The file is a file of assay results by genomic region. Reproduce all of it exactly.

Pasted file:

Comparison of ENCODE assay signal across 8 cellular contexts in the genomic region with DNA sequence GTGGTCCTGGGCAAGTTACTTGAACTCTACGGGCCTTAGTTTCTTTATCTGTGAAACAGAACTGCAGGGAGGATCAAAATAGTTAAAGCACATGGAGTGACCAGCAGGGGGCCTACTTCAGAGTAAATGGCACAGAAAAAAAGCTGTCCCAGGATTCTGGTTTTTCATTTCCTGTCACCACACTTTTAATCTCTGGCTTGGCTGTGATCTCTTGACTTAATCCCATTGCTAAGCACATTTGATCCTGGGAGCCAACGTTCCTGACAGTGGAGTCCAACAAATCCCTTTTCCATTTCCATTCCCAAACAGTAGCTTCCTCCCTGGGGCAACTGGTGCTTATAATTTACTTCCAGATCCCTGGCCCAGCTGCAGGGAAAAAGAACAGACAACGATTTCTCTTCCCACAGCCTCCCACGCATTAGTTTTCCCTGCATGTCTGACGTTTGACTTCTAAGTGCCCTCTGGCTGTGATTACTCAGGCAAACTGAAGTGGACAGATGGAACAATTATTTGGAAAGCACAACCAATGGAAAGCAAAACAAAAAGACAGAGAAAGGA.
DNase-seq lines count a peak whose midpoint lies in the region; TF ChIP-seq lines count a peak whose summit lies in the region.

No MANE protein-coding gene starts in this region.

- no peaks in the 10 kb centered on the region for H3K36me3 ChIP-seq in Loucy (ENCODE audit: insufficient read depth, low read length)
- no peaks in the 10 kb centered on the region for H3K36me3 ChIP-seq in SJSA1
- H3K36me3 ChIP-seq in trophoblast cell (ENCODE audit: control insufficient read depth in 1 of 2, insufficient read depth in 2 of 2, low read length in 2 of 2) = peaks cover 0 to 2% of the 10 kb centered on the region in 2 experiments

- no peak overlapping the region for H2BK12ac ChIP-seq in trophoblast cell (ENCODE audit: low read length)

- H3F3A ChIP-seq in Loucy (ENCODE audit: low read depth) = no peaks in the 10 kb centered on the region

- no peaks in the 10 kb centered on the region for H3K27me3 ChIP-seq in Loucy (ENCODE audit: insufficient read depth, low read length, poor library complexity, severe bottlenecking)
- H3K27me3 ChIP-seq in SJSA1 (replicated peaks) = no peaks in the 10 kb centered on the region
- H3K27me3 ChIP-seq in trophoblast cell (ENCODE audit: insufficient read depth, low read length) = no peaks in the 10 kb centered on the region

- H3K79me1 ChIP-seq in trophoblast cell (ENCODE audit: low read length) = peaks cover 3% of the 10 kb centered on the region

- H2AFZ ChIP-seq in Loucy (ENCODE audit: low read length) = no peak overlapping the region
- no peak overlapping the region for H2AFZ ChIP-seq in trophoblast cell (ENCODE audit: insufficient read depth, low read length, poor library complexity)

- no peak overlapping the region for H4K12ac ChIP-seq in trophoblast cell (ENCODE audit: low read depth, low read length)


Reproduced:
Comparison of ENCODE assay signal across 8 cellular contexts in the genomic region with DNA sequence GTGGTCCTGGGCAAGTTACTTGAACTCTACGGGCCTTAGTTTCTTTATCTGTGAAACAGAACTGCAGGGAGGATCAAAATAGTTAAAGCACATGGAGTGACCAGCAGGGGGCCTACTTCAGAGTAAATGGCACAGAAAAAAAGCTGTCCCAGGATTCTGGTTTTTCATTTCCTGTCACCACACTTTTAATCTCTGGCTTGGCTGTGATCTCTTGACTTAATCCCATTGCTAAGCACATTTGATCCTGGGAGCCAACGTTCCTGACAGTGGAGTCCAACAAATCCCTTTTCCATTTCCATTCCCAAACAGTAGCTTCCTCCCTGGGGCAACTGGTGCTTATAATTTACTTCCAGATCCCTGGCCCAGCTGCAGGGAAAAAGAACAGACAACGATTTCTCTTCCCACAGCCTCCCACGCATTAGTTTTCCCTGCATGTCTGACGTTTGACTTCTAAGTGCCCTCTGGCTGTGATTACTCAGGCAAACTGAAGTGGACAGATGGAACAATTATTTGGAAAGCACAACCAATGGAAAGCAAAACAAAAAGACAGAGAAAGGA.
DNase-seq lines count a peak whose midpoint lies in the region; TF ChIP-seq lines count a peak whose summit lies in the region.

No MANE protein-coding gene starts in this region.

- no peaks in the 10 kb centered on the region for H3K36me3 ChIP-seq in Loucy (ENCODE audit: insufficient read depth, low read length)
- no peaks in the 10 kb centered on the region for H3K36me3 ChIP-seq in SJSA1
- H3K36me3 ChIP-seq in trophoblast cell (ENCODE audit: control insufficient read depth in 1 of 2, insufficient read depth in 2 of 2, low read length in 2 of 2) = peaks cover 0 to 2% of the 10 kb centered on the region in 2 experiments

- no peak overlapping the region for H2BK12ac ChIP-seq in trophoblast cell (ENCODE audit: low read length)

- H3F3A ChIP-seq in Loucy (ENCODE audit: low read depth) = no peaks in the 10 kb centered on the region

- no peaks in the 10 kb centered on the region for H3K27me3 ChIP-seq in Loucy (ENCODE audit: insufficient read depth, low read length, poor library complexity, severe bottlenecking)
- H3K27me3 ChIP-seq in SJSA1 (replicated peaks) = no peaks in the 10 kb centered on the region
- H3K27me3 ChIP-seq in trophoblast cell (ENCODE audit: insufficient read depth, low read length) = no peaks in the 10 kb centered on the region

- H3K79me1 ChIP-seq in trophoblast cell (ENCODE audit: low read length) = peaks cover 3% of the 10 kb centered on the region

- H2AFZ ChIP-seq in Loucy (ENCODE audit: low read length) = no peak overlapping the region
- no peak overlapping the region for H2AFZ ChIP-seq in trophoblast cell (ENCODE audit: insufficient read depth, low read length, poor library complexity)

- no peak overlapping the region for H4K12ac ChIP-seq in trophoblast cell (ENCODE audit: low read depth, low read length)